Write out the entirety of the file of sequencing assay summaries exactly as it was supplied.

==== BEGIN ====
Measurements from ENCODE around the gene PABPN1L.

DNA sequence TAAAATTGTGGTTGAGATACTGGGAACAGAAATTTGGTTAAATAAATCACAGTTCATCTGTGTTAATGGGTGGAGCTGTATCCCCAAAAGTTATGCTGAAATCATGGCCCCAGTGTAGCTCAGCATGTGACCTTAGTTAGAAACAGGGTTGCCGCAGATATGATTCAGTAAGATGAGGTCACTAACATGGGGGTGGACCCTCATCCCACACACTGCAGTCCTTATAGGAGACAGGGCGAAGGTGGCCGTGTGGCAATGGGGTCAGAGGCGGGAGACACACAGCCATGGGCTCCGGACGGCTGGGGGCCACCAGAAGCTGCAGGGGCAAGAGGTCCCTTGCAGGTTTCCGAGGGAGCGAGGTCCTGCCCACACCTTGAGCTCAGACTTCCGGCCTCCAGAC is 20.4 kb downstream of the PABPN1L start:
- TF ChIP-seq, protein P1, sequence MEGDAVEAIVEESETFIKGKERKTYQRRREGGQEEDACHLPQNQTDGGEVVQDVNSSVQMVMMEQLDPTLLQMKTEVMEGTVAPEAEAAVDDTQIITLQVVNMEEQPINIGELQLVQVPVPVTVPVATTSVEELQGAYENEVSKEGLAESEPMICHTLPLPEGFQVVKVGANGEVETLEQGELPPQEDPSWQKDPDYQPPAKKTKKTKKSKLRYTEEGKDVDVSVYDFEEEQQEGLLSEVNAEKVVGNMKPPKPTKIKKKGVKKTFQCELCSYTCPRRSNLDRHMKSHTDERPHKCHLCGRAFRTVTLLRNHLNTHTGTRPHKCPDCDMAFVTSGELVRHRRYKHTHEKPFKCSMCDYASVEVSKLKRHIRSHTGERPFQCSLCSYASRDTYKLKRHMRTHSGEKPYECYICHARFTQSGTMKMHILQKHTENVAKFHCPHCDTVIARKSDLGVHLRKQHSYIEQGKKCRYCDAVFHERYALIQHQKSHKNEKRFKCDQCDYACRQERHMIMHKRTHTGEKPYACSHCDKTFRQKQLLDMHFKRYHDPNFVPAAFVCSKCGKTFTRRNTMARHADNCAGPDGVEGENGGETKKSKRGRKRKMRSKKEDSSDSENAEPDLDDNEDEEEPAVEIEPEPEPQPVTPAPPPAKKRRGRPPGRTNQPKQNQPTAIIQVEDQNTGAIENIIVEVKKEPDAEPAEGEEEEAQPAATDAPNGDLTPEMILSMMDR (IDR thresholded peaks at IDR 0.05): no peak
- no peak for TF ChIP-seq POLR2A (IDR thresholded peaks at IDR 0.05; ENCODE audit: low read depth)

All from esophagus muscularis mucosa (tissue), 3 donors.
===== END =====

Measurements from ENCODE around the gene PABPN1L.

DNA sequence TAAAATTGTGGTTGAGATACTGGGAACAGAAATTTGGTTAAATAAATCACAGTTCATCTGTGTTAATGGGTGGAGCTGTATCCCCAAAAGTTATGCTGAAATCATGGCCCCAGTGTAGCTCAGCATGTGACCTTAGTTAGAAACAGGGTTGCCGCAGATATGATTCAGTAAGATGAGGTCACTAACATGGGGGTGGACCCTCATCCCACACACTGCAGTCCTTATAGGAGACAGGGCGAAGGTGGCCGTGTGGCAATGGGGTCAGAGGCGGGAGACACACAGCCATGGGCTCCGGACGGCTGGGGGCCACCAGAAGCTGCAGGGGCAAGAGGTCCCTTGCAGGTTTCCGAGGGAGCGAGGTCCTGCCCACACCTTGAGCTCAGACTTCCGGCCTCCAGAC is 20.4 kb downstream of the PABPN1L start:
- TF ChIP-seq, protein P1, sequence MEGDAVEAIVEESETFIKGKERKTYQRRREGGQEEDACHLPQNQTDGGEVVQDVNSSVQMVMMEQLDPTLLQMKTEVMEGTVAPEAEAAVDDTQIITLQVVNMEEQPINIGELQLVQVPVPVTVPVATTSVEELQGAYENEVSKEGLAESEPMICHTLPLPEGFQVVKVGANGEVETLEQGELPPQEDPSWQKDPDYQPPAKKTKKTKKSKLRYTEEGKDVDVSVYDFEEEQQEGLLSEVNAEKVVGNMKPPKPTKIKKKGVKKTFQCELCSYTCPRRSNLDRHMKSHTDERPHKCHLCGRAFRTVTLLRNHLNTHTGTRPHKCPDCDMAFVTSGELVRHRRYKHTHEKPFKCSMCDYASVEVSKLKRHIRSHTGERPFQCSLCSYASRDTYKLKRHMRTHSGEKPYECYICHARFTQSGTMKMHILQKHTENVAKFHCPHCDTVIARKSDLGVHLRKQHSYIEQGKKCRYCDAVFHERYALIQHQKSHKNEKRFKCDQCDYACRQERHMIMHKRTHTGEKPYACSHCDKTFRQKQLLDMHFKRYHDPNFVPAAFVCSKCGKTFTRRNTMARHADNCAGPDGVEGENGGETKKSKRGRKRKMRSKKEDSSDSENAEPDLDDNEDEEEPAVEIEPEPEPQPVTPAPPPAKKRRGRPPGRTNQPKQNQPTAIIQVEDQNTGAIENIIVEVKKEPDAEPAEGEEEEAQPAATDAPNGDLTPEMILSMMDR (IDR thresholded peaks at IDR 0.05): no peak
- no peak for TF ChIP-seq POLR2A (IDR thresholded peaks at IDR 0.05; ENCODE audit: low read depth)

All from esophagus muscularis mucosa (tissue), 3 donors.